To my children,
I love watching the excitement build as you get ready to go back to school. You’ve labeled your supplies and placed your colored pencils in rainbow order in your pencil box. For the moment your clothes fit perfectly, and your newish school shoes are still relatively shiny. Your lunch boxes don’t have that end-of-the-year grime, and your backpacks no longer have duck tape covering the holes where you dragged them to the car.
We ‘meet the teacher’ next week with anticipation of a new year and reconnecting with our friends. We will clip flowers and make the teacher a card. We will give hugs… a lot of hugs to all of our friends.
It is an exciting day, but I want to remind you of something.
There might be a new student in your class who doesn’t know what to expect. Remember how you felt when you were the new kid at church and didn’t know anybody? I want you to look for them and learn their name. Did you know a big smile can make a huge difference in their day?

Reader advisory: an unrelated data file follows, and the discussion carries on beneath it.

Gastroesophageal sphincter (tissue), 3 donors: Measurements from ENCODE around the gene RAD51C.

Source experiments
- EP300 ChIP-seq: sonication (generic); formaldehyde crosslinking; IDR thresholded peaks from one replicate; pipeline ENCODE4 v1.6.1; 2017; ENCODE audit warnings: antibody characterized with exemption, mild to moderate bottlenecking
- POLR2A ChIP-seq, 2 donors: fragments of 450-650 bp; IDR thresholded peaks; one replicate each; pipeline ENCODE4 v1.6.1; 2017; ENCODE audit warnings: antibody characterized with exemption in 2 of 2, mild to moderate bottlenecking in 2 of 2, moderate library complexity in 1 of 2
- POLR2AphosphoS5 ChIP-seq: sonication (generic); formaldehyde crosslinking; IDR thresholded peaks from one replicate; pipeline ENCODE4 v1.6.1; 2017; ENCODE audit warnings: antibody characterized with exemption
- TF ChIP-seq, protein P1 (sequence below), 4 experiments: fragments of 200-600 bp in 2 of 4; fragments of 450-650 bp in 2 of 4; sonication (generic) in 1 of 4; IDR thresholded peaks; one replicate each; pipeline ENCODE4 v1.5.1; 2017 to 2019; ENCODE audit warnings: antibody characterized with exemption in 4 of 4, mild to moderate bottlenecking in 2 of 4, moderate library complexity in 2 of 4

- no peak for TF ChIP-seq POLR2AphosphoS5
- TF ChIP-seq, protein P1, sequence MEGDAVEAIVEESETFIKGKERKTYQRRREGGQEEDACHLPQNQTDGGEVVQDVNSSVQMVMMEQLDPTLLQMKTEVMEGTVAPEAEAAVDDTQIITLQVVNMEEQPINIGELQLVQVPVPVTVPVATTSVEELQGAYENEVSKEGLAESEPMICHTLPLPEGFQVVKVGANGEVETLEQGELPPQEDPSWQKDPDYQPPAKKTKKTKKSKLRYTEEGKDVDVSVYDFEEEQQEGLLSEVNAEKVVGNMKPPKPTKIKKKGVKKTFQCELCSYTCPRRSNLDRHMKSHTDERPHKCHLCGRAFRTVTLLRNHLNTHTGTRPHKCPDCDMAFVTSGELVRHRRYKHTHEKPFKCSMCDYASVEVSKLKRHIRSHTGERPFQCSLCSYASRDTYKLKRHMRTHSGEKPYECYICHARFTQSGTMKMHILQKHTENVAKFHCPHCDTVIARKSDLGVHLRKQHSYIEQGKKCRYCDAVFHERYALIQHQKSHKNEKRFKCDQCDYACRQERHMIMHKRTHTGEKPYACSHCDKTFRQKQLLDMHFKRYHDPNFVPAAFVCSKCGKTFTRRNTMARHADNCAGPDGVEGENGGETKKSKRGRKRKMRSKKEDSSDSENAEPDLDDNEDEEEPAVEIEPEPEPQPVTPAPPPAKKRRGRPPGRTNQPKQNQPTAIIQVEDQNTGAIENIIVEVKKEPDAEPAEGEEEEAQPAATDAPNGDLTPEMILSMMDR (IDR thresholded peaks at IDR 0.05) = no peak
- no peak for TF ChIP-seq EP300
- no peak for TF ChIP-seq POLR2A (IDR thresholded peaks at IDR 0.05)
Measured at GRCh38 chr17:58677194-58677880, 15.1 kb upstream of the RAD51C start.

Make a difference in somebody’s day.
When you look around, you might see a friend from last year with a broken smile. At some point that has been each of you. Maybe their smile is broken because they are nervous and uncomfortable. Maybe there’s a lot of yelling at home or their dog is sick.
I challenge you to notice them because everybody needs a friend.
That broken smile is sign they need one right now.
Be that friend.
To my middle schooler, you have a locker. You change classes. You are at an age where your friends care about hair and shoes and who is in class together. It is perfectly normal to want to be accepted and blend, but I want more for you.
My challenge to you whether you are feeling insecure, or confident, is to look beyond those immediately around you. Understand I DO want you connect with your friends, but I want your gaze to extend beyond that.
Amidst all the excited energy in the hallways, I challenge you to see the girl timidly standing by her locker not talking with anybody. Ask her about HER schedule. Invite her to walk with you (and your friends) to class.
Have room for more.
When lunchtime rolls around, intentionally notice if somebody is sitting alone or wandering awkwardly with their food. A simple invitation to eat together can make a potentially ‘horrible day’, one filled with hope.
Like I told your brothers, look for the girl with a broken smile.
Use yours to make hers whole, and in the process, yours will get a whole lot bigger too.
Have a great day!
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